3. Pam Pam says:

    In a world where everyone is uick to pick apart the differences between groups food can be a great unifier The essays in this collection do an excellent job of showing that many foods are similar around the world even if we don't think of them that way for example every culture wraps bread around meat The book alternates between personal stories and investigations into particular cuisines and ingredients You can skip from chapter to chapter or read the whole book through but you will be EXTREMELY hungry in no time

  4. January Gray January Gray says:

    Interesting and Informative Makes you think about immigration and what we eat Grateful on a personal level for the different cultural experiences

  5. Em Em says:

    Timely discussion on immigration acceptance and food The final chapter about the Rwandan who recognized coffee as a peace keeping tool made me tear up I highly recommend this grounding kind and tasty book

  6. Gretchen Gretchen says:

    I picked this up on impulse from the new books shelf at the library and it was a delightful anthology Some stories hit me than others especially the three at the end and the stories of three women at La Cocina in San Francisco This isn’t heavy on research but it’s all the charming for it Would recommend for fans of Mind of a Chef Salt Fat Acid Heat and ueer Eye 3

  7. Serena Serena says:

    A nice set of stories about our relationships to food They were fun to read but I didn’t find them super compelling It’s a beautiful book but hasn’t altered my perspective or taught me anything

  8. Natalie Draper Natalie Draper says:

    This book is pardon me absolutely delicious I sat down at my desk on a Saturday to skim through it and ended up reading the whole thing loving every minute audibly exclaiming wow much to the bafflement of my office mate The essays are lively and could be consumed a la carte but so well organized that if the reader wishes to consume the book entirely in order it flows much like a well arranged multi course meal A delightful collection of multicultural food writing you'll want to share with others Thanks to NetGalley for the review copy for librarians This review is my own unbiased opinion

  9. Ms. Arca Ms. Arca says:

    I love this book This is one of those anthologies that is balanced on feelings research to make you think and sociological conundrums it was the best before bed read because each essay was a perfect length and rich with stories food for thought I loved the diversity of voices the nuance at trying to sort out current conversations around food what is cultural appropriation in cooking? and the photos were beautiful too I can see this being used for so many things and am racking up my ideas of who could use this and in what ways That being said I am especially excited thinking about this book using excerpts for a group read for a great discussion college profs these would be amazing HW assignments All I wanted to do was talk to someone my poor partner had to hear about most of these essays because I had learned fascinating things about naming of food how fire works or the history of soy sauce and what it all means about society and how we eat today There is such a range in this anthology that it’s also just fun to devour and lull over alone they all do tend to tie up semi nicely by the end of each essay There’s an essay about Mennonites making cheese is Mexico essays from women about how intertwined immigration is to food and musings on what ‘table manners’ look like around the world and how none of us really agree and yet we’re all way connected and similar through food and as humans than we often realize They are all relevant all human centered and all come back to food I loved this book can you tell? I might even write a blog post about ways to use some of the pieces to get someone else excited about it Well done and thank you to Chris Ying MAD folks and the publishers for this ARC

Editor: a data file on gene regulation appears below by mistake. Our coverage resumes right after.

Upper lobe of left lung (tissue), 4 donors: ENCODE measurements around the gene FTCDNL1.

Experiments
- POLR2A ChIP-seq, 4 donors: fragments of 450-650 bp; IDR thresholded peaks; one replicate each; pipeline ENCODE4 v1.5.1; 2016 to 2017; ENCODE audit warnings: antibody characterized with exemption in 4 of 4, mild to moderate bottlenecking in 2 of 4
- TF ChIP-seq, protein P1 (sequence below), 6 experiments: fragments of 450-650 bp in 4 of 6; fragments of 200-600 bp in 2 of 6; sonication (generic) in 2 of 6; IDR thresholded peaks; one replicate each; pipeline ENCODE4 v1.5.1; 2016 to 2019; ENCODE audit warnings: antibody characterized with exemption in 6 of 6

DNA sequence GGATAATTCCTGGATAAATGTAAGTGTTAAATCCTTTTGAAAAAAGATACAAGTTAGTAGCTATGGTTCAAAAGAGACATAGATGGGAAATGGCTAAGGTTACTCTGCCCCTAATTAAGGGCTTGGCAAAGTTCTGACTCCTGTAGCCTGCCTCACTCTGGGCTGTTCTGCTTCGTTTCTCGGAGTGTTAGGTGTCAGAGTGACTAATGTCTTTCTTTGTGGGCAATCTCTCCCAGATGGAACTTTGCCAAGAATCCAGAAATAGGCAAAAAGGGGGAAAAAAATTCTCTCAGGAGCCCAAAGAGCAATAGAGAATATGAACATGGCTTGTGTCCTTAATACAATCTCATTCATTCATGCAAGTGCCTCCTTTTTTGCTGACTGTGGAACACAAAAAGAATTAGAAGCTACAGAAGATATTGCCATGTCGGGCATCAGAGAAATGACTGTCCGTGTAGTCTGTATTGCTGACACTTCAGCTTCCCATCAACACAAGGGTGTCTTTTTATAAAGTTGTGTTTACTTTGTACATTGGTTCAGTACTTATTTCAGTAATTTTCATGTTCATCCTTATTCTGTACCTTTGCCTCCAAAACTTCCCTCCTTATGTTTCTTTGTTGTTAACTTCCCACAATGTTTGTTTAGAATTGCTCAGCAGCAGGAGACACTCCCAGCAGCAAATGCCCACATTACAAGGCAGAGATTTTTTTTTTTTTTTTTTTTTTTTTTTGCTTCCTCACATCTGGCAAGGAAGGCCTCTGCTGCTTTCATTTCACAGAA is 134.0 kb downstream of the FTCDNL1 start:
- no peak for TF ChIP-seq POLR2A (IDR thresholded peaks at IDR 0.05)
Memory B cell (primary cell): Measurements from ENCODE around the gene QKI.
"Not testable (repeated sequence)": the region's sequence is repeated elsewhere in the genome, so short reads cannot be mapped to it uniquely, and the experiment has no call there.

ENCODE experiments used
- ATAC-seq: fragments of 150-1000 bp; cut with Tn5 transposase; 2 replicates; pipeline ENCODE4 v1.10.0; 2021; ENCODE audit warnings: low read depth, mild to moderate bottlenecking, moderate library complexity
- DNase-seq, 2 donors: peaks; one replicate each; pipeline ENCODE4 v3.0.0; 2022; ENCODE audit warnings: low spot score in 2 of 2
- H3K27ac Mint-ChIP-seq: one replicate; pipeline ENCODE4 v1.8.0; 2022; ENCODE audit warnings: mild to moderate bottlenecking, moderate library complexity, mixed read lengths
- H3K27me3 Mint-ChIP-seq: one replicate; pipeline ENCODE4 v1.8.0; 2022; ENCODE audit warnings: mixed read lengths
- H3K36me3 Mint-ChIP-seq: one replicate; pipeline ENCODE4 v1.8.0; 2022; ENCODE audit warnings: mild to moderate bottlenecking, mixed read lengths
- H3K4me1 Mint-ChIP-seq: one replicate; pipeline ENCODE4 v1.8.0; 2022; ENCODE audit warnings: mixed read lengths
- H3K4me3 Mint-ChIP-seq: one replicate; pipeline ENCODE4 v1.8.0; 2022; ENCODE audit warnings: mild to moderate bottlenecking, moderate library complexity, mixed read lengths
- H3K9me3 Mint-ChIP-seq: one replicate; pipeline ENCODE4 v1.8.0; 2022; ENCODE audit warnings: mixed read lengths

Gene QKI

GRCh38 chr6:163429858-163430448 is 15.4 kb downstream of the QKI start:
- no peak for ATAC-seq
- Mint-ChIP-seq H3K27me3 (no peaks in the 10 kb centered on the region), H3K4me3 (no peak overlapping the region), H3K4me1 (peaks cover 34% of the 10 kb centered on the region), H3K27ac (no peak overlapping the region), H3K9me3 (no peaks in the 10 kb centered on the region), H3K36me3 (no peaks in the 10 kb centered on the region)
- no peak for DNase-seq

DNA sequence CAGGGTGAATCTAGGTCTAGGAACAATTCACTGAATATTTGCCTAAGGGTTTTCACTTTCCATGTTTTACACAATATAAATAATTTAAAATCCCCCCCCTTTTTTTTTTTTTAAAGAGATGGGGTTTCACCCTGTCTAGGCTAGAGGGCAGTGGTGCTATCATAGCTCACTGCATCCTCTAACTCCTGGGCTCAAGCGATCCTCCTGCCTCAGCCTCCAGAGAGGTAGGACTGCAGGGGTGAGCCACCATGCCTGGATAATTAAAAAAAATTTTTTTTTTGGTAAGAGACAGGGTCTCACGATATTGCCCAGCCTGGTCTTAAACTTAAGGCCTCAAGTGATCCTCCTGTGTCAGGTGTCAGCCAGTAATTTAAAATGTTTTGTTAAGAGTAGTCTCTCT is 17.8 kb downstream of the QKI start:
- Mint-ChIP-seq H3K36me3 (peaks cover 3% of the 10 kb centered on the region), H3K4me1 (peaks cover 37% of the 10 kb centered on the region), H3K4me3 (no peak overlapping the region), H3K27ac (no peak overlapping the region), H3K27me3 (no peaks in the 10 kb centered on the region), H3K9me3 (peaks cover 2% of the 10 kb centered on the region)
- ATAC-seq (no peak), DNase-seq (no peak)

10. Fiore Fiore says:

    An extraordinary read with essays on how food has done so much for us in both connecting us and keeping us apart Covers a range of items such as how calling restaurants ethnic is another way of labeling food made by a group as other to how the crafting of milk and cheese brings those in a Mexican and Mennomite community together Who knew an article about coffee could spawn such strong feelings?